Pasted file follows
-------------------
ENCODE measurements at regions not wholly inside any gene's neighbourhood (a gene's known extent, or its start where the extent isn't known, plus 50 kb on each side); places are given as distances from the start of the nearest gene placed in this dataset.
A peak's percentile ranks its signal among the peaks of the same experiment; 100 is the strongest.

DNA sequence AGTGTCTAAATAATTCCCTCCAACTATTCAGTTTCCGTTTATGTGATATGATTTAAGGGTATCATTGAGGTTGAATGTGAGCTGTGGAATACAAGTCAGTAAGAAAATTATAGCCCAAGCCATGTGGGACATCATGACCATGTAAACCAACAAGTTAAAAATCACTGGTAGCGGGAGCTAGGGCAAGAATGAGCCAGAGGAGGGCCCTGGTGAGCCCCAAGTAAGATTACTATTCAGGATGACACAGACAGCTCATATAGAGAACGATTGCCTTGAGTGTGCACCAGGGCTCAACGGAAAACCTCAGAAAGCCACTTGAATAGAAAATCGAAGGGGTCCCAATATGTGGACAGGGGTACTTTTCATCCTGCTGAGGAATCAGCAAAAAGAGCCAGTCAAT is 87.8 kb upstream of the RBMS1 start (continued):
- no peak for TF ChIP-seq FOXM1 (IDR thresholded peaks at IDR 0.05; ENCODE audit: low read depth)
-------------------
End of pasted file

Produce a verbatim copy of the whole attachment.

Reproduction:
ENCODE measurements at regions not wholly inside any gene's neighbourhood (a gene's known extent, or its start where the extent isn't known, plus 50 kb on each side); places are given as distances from the start of the nearest gene placed in this dataset.
A peak's percentile ranks its signal among the peaks of the same experiment; 100 is the strongest.

DNA sequence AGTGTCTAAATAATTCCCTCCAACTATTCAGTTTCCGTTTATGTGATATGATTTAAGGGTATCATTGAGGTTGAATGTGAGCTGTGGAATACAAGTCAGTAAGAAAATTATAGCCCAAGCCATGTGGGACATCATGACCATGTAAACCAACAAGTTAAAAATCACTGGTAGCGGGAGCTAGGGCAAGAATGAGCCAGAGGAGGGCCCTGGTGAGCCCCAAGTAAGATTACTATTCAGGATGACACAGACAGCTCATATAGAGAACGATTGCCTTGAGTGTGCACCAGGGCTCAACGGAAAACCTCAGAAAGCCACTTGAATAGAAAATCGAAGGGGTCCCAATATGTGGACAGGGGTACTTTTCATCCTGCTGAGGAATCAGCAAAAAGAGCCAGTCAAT is 87.8 kb upstream of the RBMS1 start (continued):
- no peak for TF ChIP-seq FOXM1 (IDR thresholded peaks at IDR 0.05; ENCODE audit: low read depth)